The extent of the damage to Boucher's
eye will be assessed on his return to South Africa with the veteran –
who is the record-holder for most Test dismissals – set to fly out on
the earliest possible fight.

His eye was still too swollen today for a long-term prognosis about the possible effects on his sight.

'It's not about cricket any more. I hope he recovers fully,” team-mate Jacques Kallis said in an interview on Sky Sports News.

'It has been a tough 24 hours not only for myself, but his family and team-mates.

'He seems in good spirits. He has all our well-wishes and from people around the world.'

Flat out: Boucher lies on the floor after taking a blow to the face

Flat out: Boucher lies on the floor after taking a blow to the face

Top Spin

South Africa's team management
announced that De Villiers would replace Boucher behind the stumps in
the first Investec Test at the Oval next week, but a longer-term
replacement would eventually be called.

Smith had a personal statement for
his long-time team-mate, saying: 'Bouch, we have walked a long road
together, and we are saddened to part under these circumstances.

'For the 14 years of your
international career, you have been a true Proteas warrior, a patriotic
South African, a fighter who asks nothing and gives everything.

'You have been a 100 percenter for
this team. You have been more than a performer, you have been a
motivator, an inspirer, an energiser and a good friend to many.

'You leave us today with sad hearts, but also with a deep gratitude for your contributions to our team, and to us as people.

'The fighting spirit you brought to team remains with us. We wish you a good as possible recovery from your injury.

'As we bid you a farewell as an
international cricketer and wish you well for your future, we keep you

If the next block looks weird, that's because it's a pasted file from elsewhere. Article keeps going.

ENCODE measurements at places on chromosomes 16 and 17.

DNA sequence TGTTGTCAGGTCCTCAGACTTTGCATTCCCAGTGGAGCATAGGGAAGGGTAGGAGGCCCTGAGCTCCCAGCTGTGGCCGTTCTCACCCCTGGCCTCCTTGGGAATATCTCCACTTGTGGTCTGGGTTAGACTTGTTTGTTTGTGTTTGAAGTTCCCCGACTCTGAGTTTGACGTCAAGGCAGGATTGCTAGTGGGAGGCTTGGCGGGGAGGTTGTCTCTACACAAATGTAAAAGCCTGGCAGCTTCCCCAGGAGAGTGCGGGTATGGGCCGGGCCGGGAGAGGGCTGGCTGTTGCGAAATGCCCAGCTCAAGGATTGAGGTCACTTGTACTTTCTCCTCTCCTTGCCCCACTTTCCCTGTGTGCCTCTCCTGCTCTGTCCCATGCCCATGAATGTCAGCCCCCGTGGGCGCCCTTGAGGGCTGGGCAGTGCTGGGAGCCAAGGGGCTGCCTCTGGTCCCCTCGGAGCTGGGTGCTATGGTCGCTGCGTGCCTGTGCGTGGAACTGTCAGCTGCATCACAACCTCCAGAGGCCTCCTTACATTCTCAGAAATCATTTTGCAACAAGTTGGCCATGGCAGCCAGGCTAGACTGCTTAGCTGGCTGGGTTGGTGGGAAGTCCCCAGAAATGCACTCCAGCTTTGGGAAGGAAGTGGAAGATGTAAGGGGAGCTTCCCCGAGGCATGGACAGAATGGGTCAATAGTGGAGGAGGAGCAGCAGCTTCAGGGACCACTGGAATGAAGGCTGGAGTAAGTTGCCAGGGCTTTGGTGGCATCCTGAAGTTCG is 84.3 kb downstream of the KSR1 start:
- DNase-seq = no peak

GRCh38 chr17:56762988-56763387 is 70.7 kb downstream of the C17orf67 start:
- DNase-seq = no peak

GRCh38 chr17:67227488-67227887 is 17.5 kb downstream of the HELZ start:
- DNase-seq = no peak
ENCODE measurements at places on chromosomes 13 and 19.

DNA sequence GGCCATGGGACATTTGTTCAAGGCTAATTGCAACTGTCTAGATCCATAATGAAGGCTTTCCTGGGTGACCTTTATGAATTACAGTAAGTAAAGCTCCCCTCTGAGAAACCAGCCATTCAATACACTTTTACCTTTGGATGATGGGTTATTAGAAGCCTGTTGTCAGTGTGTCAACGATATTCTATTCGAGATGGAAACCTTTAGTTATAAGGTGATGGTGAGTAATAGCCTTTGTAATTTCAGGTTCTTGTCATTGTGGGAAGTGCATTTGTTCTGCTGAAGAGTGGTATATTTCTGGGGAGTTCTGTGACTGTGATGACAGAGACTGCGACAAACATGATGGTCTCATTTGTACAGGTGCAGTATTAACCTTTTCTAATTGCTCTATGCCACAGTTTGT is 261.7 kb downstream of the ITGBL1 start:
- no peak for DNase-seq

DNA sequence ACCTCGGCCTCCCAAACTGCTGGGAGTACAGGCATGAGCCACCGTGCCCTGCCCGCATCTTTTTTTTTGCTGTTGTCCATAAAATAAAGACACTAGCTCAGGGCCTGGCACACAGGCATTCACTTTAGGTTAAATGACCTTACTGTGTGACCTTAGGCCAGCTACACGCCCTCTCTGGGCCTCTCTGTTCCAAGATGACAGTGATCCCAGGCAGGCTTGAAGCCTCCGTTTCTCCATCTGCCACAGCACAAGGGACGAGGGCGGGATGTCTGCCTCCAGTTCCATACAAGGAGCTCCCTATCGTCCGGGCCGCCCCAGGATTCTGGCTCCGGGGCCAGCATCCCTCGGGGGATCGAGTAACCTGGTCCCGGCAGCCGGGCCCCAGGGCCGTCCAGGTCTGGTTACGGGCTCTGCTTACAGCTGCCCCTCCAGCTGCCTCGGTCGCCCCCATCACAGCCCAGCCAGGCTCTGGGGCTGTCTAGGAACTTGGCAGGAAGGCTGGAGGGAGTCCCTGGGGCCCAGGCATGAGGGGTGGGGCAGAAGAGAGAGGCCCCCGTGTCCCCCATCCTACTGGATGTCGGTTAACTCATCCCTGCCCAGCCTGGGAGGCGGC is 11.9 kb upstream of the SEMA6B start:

as a friend and respected Proteas warrior.

'We all know how much he has meant to
us as a person, but his stats speak for themselves. I think he was in
line to achieve his 150th Test match, his 1,000th dismissal in the game,
so many other world records and stats that went with that.

'If you add that to the type of
person he was, he will go down as one of the greats of the game,
certainly one of the greats in South African cricket.

'I think now we are just more worried about Mark the person, and getting him through this situation.'

Taking his time: Boucher could be forced to miss the remainder of the tour

Taking his time: Boucher could be forced to miss the remainder of the tour

South Africa team doctor Mohammad Moosajee said earlier: 'Mark's surgery, which lasted nearly three hours, showed that he sustained a severe eye injury – and although the surgeon was able to repair the eyeball, the sensitive nature of the injury makes it difficult to determine the extent of the long-term damage.

'At the moment the prognosis is unclear.

'We need to remain as positive as we possibly can. We will only know (the extent of the damage) in a few weeks' time.